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How I got into Stanford (Interview 4)

Updated: Dec 30, 2019


  • SAT: 1560 (780 Math, 780 Reading)

  • ACT: 35 (35 English, 35 Math, 34 Reading, 35 Science)

  • GPA: 3.91

  • Rank in Class: 15

  • Size of Class: 329

  • AP's Taken: Chemistry, Physics Mechanics, Physics Electromagnetism, AB Calculus, BC Calculus, Biology, American History, European History, Statistics, English Language, English Literature, Microeconomics, Macroeconomics, US Government


  • I played varsity football and basketball all four years in high school and became team captain of the football team my Sophomore year and captain of the basketball team my Junior year.

  • I was on my school's math league and poetry club team and was the team captain of the debate team.

  • I was the class Vice President in my Sophomore year and served until the end of my senior year.

Short Personal Story

"This might sound pretty cocky, but I wasn't too surprised when I got into Stanford. I kind of just expected it because my parents and older siblings went there. So it wasn't too shocking when I got accepted. It wasn't too big a deal for me."

Useful Advice

"If I were giving advice on what someone could do to have a better chance of getting into Stanford I'd say that they should try to be as well rounded as possible.

In my opinion, what I believed help me stand out was the fact that I wasn't just a 'math and science guy' or a 'humanities person' or just and 'academics person' but instead was pretty well rounded and did a lot of things really well. I think that if you have a lot of interests and you can do a lot of things really well, you'll stand out from those who can't do that as much.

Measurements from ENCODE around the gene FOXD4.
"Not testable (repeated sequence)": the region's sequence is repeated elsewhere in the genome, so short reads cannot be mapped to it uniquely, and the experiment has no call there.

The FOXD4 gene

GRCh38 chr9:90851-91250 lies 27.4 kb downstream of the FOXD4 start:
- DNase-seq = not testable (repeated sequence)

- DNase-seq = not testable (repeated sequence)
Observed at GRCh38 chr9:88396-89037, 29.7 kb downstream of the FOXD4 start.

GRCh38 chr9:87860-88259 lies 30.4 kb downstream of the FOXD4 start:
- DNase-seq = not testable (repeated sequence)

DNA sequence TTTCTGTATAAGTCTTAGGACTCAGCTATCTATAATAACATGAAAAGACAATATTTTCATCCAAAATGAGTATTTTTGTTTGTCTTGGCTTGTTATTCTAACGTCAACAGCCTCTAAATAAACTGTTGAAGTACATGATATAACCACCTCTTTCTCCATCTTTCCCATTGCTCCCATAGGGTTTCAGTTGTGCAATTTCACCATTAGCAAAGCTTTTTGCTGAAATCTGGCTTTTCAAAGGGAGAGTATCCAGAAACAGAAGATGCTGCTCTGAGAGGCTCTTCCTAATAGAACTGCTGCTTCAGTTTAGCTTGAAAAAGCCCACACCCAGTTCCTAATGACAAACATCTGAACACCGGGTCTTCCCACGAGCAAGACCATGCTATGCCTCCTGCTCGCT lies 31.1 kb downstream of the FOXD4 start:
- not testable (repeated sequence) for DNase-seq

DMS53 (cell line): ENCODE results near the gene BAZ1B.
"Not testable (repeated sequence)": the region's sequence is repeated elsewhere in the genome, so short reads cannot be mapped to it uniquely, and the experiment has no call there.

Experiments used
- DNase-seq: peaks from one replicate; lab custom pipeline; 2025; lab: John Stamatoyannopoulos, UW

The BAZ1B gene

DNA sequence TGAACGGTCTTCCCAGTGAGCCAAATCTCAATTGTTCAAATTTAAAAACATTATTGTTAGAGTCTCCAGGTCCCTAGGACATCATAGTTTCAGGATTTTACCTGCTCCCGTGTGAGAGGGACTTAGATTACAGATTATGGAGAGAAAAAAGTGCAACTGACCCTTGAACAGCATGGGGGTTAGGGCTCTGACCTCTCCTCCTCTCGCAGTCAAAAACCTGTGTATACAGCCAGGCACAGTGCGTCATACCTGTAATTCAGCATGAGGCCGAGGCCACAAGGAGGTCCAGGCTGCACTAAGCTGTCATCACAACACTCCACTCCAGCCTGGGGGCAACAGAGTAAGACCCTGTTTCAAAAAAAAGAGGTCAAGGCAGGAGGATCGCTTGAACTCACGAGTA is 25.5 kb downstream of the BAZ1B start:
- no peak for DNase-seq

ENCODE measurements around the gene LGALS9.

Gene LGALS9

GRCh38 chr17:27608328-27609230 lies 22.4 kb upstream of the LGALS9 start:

You'll want to be as well rounded as possible and have a little bit or sports, maybe some leadership positions somewhere on a sports team or some other thing, definitely have some math and science skills and add some humanities skills to that and you'll be ok. If you do all those well, it'll be really hard to pass you up for a person who is only really really good at one things and nothing else. While you might be the best at one thing, you're better that a lot of applicants at a lot of different things, so you have a competitive advantage there.

So I'd say that being well rounded really helps, and if you can come off as a really well rounded person, you'll be in good shape"

Stanford Undergraduate Class of 2023

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